A Codex is a publication of Games Workshop that details the units and models each army in the Warhammer 40,000 tabletop miniatures game can use in a game. The name is based on the Codex Astartes, the tome written by Roboute Guilliman, the Ultramarines Primarch, detailing how a Space Marine Chapter should be organized. Codices follow the same edition publication history as the Warhammer 40,000 tabletop game itself.

1st Edition

The 1st Edition of the game, published in 1987, is referred to as Rogue Trader. Game designer Rick Priestly created the original rules set (based on the contemporary 2nd Edition of Warhammer Fantasy) alongside the Warhammer 40,000 universe. The game play of Rogue Trader was heavily oriented toward role-playing rather than strict tabletop wargaming. This original version came as a very detailed, though rather jumbled, rulebook, which made it most suitable for fighting small skirmishes. Much of the composition of the units was determined randomly, by rolling dice. A few elements of the setting (bolters, lasguns, frag grenades, Terminator Armour) can be seen in a set of earlier wargaming rules called Laserburn (produced by the now defunct company, Tabletop Games) written by Bryan Ansell. These rules were later expanded by both Ansell and Richard Halliwell (both of whom ended up working for Games Workshop), although the rules were not a precursor to Rogue Trader. Soon the Games Workshop hobby magazine, White Dwarf, started making army lists and devising strategies for people to use in these Rogue Trader games. New models were soon released by Games Workshop for the line and the many people who had always enjoyed Warhammer Fantasy were now thrilled at the idea of Warhammer 40,000 as a tabletop wargame, which was essentially a science fiction, or more properly a science fantasy, setting with many of the same tropes and elements as its dark fantasy counterpart.

2nd Edition

The 2nd Edition of Warhammer 40,000 was released in 1993 as part of Games Workshop's strategy to appeal to a younger fanbase and greatly expanded the number of factions and armies that could now be played. The release of this edition was marked by the production of a boxed starter set containing Ork and Space Marine models with dice and a rules book. The animating idea behind this edition of the game was to provide more opportunities for players to participate in larger battles. Also special characters were introduced to replace the older concept of battlefield heroes (the earlier edition only had three generic "heroic" profiles for each army: champion, minor and major hero). New rules were also provided for the use of psychic powers which were essentially the equivalent of the magical system deployed in Warhammer Fantasy. True codexes as they later became known to fans of the game were still not available early this edition, but the army lists and background information for Warhammer 40,000 printed in White Dwarf became far more deeply detailed. Later in the edition's publication run, Games Workshop introduced the first Codices for each of the playable faction's armies, though they were far smaller and contained a great deal less fictional background information (what fans refer to as "fluff") than the Codices of later editions.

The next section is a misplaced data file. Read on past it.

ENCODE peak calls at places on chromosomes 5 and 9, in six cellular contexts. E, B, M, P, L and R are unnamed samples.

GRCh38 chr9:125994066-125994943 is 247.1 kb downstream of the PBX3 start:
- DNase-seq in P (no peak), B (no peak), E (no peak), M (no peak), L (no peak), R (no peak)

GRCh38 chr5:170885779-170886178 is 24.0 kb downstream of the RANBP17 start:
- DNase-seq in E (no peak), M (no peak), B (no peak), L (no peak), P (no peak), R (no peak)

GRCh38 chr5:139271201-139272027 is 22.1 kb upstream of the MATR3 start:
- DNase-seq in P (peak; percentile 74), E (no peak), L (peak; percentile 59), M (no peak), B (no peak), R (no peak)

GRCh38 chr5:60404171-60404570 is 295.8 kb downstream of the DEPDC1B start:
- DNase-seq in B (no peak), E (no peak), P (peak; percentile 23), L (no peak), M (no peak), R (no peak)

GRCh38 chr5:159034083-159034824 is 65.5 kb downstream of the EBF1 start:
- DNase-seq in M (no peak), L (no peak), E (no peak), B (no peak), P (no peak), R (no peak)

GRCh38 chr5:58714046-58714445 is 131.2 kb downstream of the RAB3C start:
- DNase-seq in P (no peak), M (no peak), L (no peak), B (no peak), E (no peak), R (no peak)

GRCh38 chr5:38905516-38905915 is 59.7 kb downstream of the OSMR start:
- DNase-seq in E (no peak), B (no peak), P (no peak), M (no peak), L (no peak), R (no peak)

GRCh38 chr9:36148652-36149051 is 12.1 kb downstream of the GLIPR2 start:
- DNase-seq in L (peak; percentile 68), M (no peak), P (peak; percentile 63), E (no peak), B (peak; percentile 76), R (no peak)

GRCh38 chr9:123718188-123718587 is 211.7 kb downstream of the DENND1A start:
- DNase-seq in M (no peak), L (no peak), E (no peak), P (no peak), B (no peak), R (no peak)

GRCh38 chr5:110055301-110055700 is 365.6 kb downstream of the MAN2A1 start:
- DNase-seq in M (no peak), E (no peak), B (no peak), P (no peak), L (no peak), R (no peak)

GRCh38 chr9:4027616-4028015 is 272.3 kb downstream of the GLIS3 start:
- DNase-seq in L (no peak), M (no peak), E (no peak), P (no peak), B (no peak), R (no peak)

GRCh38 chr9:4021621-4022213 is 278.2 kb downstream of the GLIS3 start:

• Codex: Ultramarines
  • Codex: Angels of Death
  • Codex: Space Wolves
  • Codex: Sisters of Battle
  • Codex: Imperial Guard
  • Codex: Chaos
  • Codex: Eldar
  • Codex: Orks
  • Codex: Tyranids
  • Codex: Assassins

3rd Edition

The 3rd Edition of Warhammer 40,000 was released in 1998 and like the 2nd Edition, concentrated on streamlining the rules for larger battles. The rulebook was available alone, or as a boxed set with miniatures of Space Marines and the newly-introduced Dark Eldar. The 3rd Edition soon introduced Codices for each of the major factions in the game, releasing revised editions of each of these Codices between 2003 and 2004. Towards the end of the 3rd Edition, four new army codices were introduced: the xeno (that is, alien) races of the Necron and the Tau and two armies of the Inquisition: the Ordo Malleus (called Daemonhunters), and the Ordo Hereticus (called Witchhunters); elements of the latter two armies had appeared before in supplementary material (such as Realm of Chaos and 2nd Edition's Codex: Sisters of Battle). At the end of the 3rd Edition, these Inquisition armies were re-released with all-new artwork and army lists. The release of the Tau coincided with a rise in popularity for the game in the United States. The following Codices were released for the 3rd Edition.

  • Codex: Space Marines
  • Codex: Blood Angels
  • Codex: Dark Angels
  • Codex: Dark Angels (Revised)
  • Codex: Chaos Space Marines
  • Codex: Chaos Space Marines (2nd Codex)
  • Codex: Imperial Guard
  • Codex: Imperial Guard (2nd Codex)
  • Codex: Catachans
  • Codex: Assassins